‘Your Job Hard But E No Hard Pass Entrepreneurship’: Jeremiah Buabeng Explains the Hustle of Entrepreneurship

Becoming an entrepreneur is a difficult task. There are many risks associated with running your own business. 

These include, but are not limited to, financial risk, uncertainty, high responsibility, long working hours, emotional stress, and team compliance.

In this article, Jeremiah Buabeng, Groupe Chief Executive Officer at Groupe Buabeng, Chief Executive Officer (CEO) & Founder at Enije Restaurant, Chief Executive Officer at Enije Hospitality Ltd, Lead Consultant at Corporate Toolbox Ltd, Chief Executive Officer at Buabeng Books, and Former Chief Executive Officer (CEO) & Founder at Buabeng Communications, speaks about the stress of running your own business. 

Jeremiah Buabeng studied MA Organisational Leadership and Corporate Governance at University of Ghana Business School, BA Communication Studies at African University College of Communications, HND Marketing at Accra Technical University

Here’s his take:

“Entrepreneurship is dangerous. It can kill you or, at best, give you mental health issues. It can make you depressed or, even worse, take you to prison. This is no exaggeration. An entrepreneur has to wear so many hats and fight so many battles at the same time that it can wear you out. Your job hard but e no hard pass Entrepreneurship. 

An entrepreneur has to work on sales—the job of getting customers to buy your product. That’s the hardest part of a business. For every 100 people you approach to sell to, only 10 or less will show interest. Eventually, only two may buy. Sometimes, none. Then you have to start with your next 100. You can go about 5 rounds of such 100s and not even get 10 customers. You can go months without making substantial money, yet you are working with staff who will be paid, using airtime, data, and fuel to attend several meetings, and designing and printing proposals.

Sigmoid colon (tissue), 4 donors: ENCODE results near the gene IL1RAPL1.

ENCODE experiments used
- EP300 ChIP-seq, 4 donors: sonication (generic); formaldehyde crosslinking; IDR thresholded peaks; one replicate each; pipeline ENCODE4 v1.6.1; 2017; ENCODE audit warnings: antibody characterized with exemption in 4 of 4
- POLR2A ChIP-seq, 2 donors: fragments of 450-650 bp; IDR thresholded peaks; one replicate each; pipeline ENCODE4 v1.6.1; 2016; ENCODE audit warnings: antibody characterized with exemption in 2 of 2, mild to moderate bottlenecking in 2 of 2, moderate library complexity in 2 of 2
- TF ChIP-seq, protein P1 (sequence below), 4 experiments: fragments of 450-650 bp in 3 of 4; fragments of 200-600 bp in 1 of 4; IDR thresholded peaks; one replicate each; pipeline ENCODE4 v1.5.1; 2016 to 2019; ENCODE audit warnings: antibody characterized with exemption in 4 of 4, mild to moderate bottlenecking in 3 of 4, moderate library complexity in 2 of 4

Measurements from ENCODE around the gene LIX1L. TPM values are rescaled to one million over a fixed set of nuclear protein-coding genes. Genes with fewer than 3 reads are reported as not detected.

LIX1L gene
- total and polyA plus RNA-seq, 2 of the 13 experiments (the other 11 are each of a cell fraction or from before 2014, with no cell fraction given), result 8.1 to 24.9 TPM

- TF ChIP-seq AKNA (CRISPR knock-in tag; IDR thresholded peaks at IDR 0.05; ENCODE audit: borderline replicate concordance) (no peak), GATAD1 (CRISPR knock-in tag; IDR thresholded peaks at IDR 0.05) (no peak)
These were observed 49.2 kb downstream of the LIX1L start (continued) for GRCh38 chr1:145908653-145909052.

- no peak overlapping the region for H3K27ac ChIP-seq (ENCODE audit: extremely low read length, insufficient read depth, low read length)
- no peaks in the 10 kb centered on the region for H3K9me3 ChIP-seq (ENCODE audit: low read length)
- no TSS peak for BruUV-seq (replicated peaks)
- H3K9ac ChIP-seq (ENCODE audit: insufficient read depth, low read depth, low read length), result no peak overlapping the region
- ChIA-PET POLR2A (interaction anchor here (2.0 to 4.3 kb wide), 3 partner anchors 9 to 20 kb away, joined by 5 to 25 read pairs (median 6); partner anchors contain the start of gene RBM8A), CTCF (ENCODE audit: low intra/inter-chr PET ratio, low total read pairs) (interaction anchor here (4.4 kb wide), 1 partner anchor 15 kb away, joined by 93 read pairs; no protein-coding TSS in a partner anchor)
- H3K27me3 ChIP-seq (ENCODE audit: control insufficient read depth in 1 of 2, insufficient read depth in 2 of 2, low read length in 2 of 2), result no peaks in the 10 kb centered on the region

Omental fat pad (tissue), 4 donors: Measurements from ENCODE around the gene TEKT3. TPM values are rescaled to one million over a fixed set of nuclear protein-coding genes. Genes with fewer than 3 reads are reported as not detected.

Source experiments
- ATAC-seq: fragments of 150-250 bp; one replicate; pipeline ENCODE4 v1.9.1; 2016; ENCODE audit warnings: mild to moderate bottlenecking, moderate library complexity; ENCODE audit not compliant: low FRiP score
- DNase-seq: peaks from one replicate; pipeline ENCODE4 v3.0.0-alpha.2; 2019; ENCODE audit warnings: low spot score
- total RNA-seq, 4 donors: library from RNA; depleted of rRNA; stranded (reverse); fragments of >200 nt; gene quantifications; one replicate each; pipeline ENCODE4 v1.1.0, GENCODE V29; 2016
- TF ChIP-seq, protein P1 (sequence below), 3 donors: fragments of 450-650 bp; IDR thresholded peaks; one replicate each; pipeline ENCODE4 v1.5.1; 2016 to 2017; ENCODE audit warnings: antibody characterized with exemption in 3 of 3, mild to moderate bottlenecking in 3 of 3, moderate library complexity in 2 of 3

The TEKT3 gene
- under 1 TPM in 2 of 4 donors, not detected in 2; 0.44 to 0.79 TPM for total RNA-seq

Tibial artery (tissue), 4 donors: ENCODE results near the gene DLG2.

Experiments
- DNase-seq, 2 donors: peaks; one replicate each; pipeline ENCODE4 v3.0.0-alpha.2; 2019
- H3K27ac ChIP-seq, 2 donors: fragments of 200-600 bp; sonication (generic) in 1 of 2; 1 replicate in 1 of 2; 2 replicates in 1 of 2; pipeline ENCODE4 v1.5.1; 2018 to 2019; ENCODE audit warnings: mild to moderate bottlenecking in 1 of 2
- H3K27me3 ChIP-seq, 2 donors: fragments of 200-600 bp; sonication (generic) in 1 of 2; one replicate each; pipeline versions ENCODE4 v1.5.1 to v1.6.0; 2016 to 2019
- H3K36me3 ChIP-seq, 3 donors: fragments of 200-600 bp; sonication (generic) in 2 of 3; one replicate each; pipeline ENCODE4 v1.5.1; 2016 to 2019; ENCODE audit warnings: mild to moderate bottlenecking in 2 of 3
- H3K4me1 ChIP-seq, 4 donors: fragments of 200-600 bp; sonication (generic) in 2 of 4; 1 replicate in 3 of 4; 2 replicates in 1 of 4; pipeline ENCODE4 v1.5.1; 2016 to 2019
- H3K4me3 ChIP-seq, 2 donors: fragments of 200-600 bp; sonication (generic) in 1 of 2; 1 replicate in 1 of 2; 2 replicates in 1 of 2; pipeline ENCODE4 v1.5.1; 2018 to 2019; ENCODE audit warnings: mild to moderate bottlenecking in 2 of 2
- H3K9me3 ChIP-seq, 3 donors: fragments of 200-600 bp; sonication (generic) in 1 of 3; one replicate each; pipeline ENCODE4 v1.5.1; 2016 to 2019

While working on getting new customers, you also have to pay attention to the work being done for current customers. That’s the work of operations. They think they are the ones who do all the work. They have no idea how hard it is to get the client to give you the job. And very often, they are the ones who mess up the job, get the client upset, and make your business unable to get word-of-mouth referrals. They can make mistakes that can cost you thousands of cedis. And you probably took out a loan to even finance the job. You also have to deal with tantrums from some customers, some of whom expect you to answer their calls/msg at night, at dawn, and on weekends. You are with your wife at 10 p.m., then the customer is calling. 

Then there’s your biggest problem; people. The employees to whom you pay salaries to help you carry your burdens will themselves become a burden. It’s called Human Resource Management. You have to deal with those who are underperforming, those coming to work late or not coming at all, those with attitudes and behaviours that don’t align with your vision for the business, those who cannot be taught or corrected, hiring and training new people, firing old ones, persuading good people who want to leave to stay, dealing with betrayal of those who pretended to want to stay but were planning to leave, dealing with disappointment of those you trained from scratch who are now misbehaving, etc. Some will steal your clients, steal your money, steal your supplies, and steal your joy. 

And then there’s administration, accounting, and finance. That stretches from ensuring proper record-keeping of sales and expenses to invoicing, receipt, suppliers, inventory management, and dealing with banks. There is that big demon called loan repayment. You can raise hundreds of thousands of cedis to finance a business or project, yet it will turn out poorly, and your loaners will be calling and threatening you. Meanwhile, you owe the landlord rent. GRA is chasing you. SSNIT has sent you a letter saying that they are taking you to court. The Municipal Assembly is chasing you to pay BOP. Employees are angry about the salary delay. You, one person, are fighting battles on multiple fronts. Such a dangerous undertaking. It can maim you for life!”

Leave a Comment

This site uses Akismet to reduce spam. Learn how your comment data is processed.